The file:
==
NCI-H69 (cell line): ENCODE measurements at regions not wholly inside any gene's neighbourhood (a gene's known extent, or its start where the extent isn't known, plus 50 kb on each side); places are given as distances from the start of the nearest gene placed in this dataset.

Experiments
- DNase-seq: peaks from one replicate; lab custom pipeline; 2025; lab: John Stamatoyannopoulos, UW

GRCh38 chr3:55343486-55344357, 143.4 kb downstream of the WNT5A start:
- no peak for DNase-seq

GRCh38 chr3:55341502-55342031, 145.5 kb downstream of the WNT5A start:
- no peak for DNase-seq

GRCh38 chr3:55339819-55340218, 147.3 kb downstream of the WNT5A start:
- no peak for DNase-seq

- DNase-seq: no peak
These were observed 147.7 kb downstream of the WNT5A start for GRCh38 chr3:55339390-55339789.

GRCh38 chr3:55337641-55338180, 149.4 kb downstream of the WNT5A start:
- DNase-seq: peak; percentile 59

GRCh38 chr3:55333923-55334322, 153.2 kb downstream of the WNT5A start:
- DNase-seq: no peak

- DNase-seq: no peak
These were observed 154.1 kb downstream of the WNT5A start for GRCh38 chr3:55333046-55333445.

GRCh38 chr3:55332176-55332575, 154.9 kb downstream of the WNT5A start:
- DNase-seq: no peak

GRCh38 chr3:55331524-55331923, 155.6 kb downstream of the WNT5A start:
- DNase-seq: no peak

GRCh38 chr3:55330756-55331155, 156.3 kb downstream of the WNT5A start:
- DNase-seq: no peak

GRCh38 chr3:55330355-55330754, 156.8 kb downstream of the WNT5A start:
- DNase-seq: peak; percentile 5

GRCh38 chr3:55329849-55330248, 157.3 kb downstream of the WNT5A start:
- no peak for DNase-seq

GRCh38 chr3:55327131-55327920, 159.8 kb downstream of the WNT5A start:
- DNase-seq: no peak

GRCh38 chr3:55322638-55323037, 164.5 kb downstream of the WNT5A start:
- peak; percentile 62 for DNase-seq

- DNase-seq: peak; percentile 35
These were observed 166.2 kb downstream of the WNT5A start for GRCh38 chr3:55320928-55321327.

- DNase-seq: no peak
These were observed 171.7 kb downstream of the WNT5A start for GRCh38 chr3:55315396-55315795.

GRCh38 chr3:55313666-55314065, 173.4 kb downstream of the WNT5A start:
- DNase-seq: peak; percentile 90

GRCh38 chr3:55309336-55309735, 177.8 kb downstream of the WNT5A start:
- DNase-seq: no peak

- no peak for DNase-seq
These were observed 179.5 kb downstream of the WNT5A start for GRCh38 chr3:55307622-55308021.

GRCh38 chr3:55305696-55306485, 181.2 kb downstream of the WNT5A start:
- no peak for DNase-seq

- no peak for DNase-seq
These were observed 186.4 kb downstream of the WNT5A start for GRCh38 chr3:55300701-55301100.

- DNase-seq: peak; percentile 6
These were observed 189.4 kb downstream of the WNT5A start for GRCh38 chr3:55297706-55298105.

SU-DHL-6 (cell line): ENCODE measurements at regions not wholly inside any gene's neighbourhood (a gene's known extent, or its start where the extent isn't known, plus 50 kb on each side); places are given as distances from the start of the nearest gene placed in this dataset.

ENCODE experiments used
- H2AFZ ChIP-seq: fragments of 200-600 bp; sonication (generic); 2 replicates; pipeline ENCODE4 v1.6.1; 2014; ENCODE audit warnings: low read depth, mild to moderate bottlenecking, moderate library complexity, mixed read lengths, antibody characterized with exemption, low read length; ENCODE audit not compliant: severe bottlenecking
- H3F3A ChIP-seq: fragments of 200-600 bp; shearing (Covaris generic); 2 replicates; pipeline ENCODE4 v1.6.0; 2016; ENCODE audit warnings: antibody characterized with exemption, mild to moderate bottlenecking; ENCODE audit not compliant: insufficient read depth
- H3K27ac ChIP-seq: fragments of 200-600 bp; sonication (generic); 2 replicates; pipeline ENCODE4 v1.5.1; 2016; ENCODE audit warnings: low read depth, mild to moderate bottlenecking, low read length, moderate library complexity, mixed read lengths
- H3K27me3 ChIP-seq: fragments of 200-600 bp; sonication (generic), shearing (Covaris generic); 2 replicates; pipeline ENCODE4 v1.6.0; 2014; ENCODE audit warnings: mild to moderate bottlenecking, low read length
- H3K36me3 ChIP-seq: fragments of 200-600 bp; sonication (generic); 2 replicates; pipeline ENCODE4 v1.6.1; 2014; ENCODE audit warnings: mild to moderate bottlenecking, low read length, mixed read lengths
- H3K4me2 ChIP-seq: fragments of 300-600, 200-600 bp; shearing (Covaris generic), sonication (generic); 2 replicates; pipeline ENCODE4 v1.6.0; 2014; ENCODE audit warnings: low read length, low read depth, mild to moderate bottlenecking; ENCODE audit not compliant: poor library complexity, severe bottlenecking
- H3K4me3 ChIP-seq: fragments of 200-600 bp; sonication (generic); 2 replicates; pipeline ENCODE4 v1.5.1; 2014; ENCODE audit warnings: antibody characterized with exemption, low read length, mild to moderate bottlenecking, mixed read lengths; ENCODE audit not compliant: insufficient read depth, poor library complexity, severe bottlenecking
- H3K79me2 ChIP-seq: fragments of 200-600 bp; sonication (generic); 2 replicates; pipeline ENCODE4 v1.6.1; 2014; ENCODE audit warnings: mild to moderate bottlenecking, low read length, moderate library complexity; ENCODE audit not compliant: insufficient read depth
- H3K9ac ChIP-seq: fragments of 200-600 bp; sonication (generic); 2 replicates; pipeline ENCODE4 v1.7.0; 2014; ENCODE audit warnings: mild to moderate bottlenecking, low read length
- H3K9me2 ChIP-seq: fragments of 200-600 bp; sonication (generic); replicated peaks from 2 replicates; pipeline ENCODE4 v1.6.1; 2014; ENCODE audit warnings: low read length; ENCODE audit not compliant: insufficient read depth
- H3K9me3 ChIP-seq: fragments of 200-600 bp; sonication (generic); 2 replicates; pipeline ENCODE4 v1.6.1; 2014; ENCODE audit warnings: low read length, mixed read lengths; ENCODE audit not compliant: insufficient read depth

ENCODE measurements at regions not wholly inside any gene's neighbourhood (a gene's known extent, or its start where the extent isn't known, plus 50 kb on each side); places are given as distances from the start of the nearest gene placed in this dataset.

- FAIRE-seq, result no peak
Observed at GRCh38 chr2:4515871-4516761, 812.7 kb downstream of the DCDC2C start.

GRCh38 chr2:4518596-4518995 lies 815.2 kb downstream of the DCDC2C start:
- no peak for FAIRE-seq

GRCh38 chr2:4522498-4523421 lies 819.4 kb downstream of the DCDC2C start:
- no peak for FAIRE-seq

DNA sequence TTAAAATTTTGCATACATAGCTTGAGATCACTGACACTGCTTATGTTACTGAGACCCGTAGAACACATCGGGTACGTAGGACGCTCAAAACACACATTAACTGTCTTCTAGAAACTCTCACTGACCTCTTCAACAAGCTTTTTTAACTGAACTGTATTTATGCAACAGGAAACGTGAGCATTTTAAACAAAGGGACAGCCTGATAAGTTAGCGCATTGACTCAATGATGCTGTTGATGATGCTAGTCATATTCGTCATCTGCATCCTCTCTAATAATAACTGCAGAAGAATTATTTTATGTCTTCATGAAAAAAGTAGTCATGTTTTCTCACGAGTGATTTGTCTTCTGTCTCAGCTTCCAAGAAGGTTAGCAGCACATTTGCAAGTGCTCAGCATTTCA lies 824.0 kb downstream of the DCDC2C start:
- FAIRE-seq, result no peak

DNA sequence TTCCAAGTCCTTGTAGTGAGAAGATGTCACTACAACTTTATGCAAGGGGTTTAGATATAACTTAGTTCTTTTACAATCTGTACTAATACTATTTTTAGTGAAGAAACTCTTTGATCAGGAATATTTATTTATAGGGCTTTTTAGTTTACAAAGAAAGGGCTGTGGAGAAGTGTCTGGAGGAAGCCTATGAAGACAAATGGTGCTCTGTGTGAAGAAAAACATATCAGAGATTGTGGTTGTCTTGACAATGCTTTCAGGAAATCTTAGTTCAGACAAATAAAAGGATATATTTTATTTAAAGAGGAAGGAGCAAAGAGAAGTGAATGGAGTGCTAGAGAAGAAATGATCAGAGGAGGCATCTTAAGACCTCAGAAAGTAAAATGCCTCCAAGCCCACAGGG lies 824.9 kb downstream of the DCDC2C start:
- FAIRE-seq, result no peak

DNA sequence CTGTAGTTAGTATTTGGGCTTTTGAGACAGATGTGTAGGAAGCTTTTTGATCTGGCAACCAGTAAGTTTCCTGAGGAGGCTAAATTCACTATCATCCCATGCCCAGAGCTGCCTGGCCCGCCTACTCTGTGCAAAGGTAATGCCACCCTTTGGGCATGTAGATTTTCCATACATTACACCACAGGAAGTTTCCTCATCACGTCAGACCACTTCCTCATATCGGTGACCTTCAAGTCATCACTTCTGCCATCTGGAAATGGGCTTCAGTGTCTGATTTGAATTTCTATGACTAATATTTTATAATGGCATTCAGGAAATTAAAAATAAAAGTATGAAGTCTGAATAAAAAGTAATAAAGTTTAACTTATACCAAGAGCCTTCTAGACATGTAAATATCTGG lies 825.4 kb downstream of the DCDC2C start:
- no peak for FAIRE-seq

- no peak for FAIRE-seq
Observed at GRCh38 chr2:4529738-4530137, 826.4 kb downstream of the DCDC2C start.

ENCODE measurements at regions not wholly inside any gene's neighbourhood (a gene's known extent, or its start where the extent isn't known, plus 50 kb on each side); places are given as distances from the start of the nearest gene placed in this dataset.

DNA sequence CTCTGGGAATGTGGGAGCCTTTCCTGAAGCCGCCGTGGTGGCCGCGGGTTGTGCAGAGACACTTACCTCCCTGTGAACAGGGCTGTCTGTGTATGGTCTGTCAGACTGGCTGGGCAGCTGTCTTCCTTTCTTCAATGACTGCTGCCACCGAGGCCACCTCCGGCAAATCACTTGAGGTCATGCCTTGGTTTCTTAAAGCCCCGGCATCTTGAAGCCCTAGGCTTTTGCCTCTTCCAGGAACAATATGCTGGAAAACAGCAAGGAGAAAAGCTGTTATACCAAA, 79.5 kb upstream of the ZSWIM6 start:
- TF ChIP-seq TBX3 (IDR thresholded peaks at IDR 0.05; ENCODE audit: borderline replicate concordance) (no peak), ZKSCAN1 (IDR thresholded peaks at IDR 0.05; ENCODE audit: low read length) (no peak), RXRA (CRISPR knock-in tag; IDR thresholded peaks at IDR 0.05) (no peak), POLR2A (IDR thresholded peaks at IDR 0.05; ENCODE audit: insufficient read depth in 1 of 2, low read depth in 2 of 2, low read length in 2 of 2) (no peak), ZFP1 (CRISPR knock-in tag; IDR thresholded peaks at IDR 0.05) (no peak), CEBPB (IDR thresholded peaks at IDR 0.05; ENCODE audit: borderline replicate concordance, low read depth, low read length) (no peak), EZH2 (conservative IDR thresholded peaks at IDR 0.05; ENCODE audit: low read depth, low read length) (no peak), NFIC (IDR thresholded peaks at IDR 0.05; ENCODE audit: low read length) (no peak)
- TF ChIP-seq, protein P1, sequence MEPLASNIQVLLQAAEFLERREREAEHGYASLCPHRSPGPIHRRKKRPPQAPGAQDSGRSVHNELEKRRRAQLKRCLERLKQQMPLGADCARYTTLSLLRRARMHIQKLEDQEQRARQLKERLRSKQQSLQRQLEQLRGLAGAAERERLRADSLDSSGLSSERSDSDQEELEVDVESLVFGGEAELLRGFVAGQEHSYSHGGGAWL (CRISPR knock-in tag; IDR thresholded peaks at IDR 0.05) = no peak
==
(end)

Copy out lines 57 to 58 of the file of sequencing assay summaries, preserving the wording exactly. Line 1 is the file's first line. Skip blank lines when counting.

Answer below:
- H3K79me2 ChIP-seq: fragments of 200-600 bp; sonication (generic); 2 replicates; pipeline ENCODE4 v1.6.1; 2014; ENCODE audit warnings: mild to moderate bottlenecking, low read length, moderate library complexity; ENCODE audit not compliant: insufficient read depth
- H3K9ac ChIP-seq: fragments of 200-600 bp; sonication (generic); 2 replicates; pipeline ENCODE4 v1.7.0; 2014; ENCODE audit warnings: mild to moderate bottlenecking, low read length